The article is dedicated to troubleshooting Skype.

Troubleshooting Audio Problems

Recent Skype Linux clients (e.g. version 4) will use the pulseaudio sound infrastructure directly if it is running, which it is by default on Ubuntu versions from Lucid on. Checking the sound functionality is therefore the usual procedure of connecting/selecting a sound-input device and checking/adjusting sound levels in the default mixer (via the loudspeaker icon on the toolbar). See the Ubuntu Desktop Guide for your version. If you see a signal on the mixer indicator following the level of your speech into the expected microphone, Skype sound should just work.

If it does not (Skype test call plays nothing sensible back), the Skype client may have messed with the mixer settings. To prevent this, go into the Skype Options menu - Sound Devices - remove the tick at: Allow Skype to automatically adjust my mixer levels. Click Apply. Readjust the sound mixer controls.

(older Ubuntu versions)

(Installing pavucontrol has not been necessary since Lucid Lynx - use the mixer via the toolbar speaker icon instead.)

If you are having audio problems, first check to make sure that sound is working on your system and that your microphone and speaker volume levels are high enough. First test your mic and sound by using the application Sound Recorder. If the mic works, and you cannot hear yourself using the Skype Test Call feature, do the following.

Skype has been known to mess up the mixer settings. So disable the automatic configuration of the mixer controls in Skype: right-click with your mouse on the Skype icon in the system tray - Options - Sound Devices - remove the tick at: Allow Skype to automatically adjust my mixer levels. Click Apply. Then close Skype (right-click with your mouse on the Skype icon - Quit).

Then use Synaptic Package Manager to install pavucontrol (Pulse Audio Volume Controller). Use that application to set up your input device. Most built-in mics are mono. The default setting on the Input Control is to lock the R&L channel together. By reading the mono mic as stereo, PulseAudio cancels the input. Click on the middle button on the upper right of the control panel to unlock the R&L channel. Move either the left or right channel to 10 leaving the other channel about 90. You should now see the VU meter sensing sound. Now start Skype again. The test call should register your voice now.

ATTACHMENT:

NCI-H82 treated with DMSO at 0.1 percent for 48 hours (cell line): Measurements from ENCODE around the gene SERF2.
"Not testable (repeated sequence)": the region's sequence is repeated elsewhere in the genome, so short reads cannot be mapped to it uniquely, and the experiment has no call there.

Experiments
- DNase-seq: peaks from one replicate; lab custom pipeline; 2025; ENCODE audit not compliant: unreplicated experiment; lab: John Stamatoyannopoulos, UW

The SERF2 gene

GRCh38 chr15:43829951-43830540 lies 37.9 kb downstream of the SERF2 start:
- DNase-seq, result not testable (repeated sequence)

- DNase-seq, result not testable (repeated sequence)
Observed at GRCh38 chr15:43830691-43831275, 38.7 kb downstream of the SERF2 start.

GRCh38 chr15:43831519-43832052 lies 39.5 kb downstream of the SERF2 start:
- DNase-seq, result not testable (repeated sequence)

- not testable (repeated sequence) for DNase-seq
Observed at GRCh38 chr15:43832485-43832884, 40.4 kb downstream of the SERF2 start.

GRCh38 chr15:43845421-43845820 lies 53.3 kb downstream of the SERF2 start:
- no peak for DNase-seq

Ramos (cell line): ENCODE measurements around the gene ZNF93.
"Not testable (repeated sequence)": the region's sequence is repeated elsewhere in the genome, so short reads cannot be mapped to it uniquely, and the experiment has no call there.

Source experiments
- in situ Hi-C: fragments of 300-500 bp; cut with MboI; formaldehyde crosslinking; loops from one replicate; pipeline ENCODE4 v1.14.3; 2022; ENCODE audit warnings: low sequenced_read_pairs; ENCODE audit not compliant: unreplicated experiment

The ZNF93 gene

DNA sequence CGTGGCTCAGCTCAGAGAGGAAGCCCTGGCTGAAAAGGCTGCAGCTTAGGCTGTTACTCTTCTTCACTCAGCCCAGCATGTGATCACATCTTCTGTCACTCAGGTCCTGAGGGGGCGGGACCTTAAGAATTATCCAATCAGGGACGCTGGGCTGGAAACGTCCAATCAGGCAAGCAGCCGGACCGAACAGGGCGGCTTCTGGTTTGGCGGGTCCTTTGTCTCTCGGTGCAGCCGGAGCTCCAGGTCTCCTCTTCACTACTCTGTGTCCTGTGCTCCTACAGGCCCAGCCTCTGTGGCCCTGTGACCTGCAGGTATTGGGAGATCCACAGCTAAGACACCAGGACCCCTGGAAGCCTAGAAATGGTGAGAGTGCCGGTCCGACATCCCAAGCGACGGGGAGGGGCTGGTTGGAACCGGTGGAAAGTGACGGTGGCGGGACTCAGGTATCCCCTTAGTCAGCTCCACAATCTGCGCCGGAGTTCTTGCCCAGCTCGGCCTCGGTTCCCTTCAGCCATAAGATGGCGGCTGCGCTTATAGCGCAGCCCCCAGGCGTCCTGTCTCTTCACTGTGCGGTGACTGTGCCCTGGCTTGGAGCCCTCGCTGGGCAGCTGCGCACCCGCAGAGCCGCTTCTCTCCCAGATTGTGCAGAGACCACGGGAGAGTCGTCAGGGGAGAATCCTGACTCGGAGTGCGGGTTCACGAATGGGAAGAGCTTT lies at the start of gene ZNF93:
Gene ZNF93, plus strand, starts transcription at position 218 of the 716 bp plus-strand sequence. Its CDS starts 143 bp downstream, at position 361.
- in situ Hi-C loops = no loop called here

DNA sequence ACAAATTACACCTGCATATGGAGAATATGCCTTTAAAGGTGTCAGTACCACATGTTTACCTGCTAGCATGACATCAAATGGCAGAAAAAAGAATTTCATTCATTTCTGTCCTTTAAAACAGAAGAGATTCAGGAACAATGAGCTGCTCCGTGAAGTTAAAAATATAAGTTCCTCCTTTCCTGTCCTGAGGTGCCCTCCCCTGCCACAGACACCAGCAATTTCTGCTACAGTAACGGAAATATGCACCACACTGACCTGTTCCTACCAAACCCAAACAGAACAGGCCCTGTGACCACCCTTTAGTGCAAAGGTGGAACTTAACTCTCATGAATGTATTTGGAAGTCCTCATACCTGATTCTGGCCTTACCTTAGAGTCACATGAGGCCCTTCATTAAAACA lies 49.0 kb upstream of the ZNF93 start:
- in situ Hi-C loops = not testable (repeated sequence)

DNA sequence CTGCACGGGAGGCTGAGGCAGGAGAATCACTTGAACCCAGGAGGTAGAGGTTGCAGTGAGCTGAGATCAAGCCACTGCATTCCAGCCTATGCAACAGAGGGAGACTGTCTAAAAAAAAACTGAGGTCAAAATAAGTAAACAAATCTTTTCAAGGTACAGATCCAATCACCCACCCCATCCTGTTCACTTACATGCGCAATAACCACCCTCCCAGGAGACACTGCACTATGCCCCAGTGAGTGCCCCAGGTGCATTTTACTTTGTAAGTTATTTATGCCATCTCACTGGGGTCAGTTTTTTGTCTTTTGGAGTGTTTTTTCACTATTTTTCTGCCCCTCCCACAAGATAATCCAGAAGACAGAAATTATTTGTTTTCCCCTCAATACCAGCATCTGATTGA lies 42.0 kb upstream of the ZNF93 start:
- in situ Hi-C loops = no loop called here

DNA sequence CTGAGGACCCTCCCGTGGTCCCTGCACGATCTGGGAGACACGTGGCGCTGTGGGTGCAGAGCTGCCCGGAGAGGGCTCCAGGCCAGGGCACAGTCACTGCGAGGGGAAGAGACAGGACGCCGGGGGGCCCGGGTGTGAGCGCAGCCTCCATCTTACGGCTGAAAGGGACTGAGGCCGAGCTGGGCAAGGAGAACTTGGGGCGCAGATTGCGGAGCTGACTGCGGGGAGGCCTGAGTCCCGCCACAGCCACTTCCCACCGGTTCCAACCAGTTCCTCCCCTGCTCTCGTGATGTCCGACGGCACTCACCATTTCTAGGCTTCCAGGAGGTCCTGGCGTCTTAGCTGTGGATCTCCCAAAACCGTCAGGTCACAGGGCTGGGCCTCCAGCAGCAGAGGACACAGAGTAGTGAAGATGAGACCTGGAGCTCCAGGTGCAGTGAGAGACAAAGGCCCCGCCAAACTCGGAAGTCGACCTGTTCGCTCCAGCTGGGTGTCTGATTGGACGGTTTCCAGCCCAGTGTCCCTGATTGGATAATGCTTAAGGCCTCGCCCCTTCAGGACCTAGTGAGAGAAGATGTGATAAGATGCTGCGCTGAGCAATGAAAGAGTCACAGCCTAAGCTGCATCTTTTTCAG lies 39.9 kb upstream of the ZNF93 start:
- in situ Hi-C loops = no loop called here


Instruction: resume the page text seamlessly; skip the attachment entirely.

Does the above fail? Next try configuring pulseaudio according to the pulseaudio website. If that does not work, then try changing the Skype audio device, and finally, if all else fails, modify your ESD configuration.

Selecting Microphone (input device)

Most netbooks/laptops have two input devices, one built into the casing and another one for plugging in an external microphone. In Ubuntu 10.04 (Lucid Lynx) and Skype 2.0+ you might have problems selecting the right input device. The following instructions should solve this issue:

1. Install pavucontrol, a program with which you can select audio devices

Click here to install the pavucontrol package


  • Go to ApplicationsAdd/Remove...

  • Set Show: to All available applications

  • Search for pavucontrol and install it.

Or open the Terminal, and execute the following command:

  • sudo apt-get install pavucontrol

2. Start Skype and initiate a test call (you can use echo123 Skype testing service).

3. Start pavucontrol while the test call is running: Press Alt-F2 and type pavucontrol, hit return

4. In pavucontrol there is a tab called Recording where you can select the input device for the application Skype

Note: Skype has to be running and Skype needs to use (i.e. make a call) Pulseaudio while you change settings with pavucontrol.

Another way of selecting USB microphone

  1. Remove pulseaudio and intall esound:

Open the Terminal, and execute the following command:

  • sudo aptitude purge pulseaudio && sudo aptitude install esound
  1. Relog-in to make new audio device to work.
  2. In sound mixer choose sound card USB and make channel selected Microphone to max and checked with red button to enable it.
  3. In Skype Options->Sound Devices select Microphone->USB device (they may be more so try which is correct with step 5)

  4. Make test call to skypename echo123 and follow instructions. If step 4 is selected correct your USB Mic is set up and works.

Volume Levels

  1. Test that output is working with the Sound Preferences dialog. Choose System->Preferences->Sound.

  2. Test that microphone input is working with the Sound Recorder application. Choose Applications->Sound & Video->Sound Recorder.

  3. Ensure that your audio output and microphone input channels are not muted by choosing Applications->Sound & Video->Volume Control.

Skype Audio Device

If your audio levels are properly configured and you can hear audio in Skype but your contacts cannot hear your input, you may need to change Skype's input device. From the Skype menu, choose Tools->Options and select Hand/Headsets in the dialog that opens. Experiment with different Calls selections, if they are available.

Another possible solution for software mixing

If none of the other options works, try this one (it's working on a HP Pavilion dv1000). Taken from which unfortunately does not exist anymore.

Create or add the following to your .asoundrc file:

gedit ~/.asoundrc

Add the following text to it {
   type asym
   playback.pcm "skypeout"
   capture.pcm "skypein"

pcm.skypein {
   # Convert from 8-bit unsigned mono (default format set by aoss when
   # /dev/dsp is opened) to 16-bit signed stereo (expected by dsnoop)
   # We can't just use a "plug" plugin because although the open will
   # succeed, the buffer sizes will be wrong and we'll hear no sound at
   # all.
   type route
   slave {
      pcm "skypedsnoop"
      format S16_LE
   ttable {
      0 {0 0.5}
      1 {0 0.5}

pcm.skypeout {
   # Just pass this on to the system dmix
   type plug
   slave {